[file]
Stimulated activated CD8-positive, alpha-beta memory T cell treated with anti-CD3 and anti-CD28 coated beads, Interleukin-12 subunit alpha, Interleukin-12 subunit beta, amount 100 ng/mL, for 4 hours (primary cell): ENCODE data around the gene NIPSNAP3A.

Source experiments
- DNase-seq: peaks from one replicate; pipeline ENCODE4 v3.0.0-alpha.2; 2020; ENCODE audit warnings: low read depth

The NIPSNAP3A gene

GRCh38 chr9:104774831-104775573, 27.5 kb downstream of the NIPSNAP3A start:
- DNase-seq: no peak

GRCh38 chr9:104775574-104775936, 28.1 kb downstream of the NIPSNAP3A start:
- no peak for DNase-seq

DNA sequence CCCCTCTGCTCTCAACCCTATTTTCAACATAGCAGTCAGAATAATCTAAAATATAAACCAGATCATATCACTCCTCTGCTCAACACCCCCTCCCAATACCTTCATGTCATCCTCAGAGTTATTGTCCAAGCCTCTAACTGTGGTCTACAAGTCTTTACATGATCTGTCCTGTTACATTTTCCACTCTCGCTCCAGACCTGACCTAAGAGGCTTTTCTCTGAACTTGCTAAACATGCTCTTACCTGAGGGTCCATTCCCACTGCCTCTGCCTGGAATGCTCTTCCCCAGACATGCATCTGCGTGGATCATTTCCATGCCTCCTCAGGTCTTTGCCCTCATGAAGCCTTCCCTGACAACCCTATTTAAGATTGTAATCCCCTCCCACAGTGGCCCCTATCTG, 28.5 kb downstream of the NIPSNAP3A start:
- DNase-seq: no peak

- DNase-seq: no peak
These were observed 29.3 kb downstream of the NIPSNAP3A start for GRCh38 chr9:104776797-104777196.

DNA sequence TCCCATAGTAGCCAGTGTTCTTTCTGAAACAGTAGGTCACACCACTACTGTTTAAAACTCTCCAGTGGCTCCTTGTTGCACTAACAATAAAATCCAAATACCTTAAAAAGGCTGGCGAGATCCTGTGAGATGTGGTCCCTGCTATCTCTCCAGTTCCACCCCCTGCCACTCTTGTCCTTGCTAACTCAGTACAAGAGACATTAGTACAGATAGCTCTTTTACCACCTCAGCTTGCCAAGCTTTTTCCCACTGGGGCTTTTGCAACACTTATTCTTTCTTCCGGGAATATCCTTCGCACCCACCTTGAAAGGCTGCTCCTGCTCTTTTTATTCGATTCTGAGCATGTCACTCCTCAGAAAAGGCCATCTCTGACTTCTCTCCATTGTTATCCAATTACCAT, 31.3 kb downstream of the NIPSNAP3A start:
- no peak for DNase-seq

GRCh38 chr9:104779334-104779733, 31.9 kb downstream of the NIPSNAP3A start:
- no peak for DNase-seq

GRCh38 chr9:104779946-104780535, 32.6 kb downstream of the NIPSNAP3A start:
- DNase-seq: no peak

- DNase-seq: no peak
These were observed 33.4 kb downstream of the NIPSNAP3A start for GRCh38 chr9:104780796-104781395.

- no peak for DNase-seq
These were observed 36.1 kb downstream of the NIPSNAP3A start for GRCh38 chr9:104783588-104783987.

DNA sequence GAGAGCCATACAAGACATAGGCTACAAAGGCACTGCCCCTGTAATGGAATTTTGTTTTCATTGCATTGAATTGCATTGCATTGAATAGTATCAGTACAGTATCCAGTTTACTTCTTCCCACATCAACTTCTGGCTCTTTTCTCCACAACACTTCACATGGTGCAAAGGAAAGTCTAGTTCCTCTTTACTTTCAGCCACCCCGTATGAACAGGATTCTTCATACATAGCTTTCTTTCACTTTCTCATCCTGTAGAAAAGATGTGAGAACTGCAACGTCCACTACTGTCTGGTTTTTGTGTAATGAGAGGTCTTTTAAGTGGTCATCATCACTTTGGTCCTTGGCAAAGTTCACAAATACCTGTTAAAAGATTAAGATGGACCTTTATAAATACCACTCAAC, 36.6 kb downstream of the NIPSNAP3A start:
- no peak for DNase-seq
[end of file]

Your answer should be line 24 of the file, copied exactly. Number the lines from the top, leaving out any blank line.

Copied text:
- no peak for DNase-seq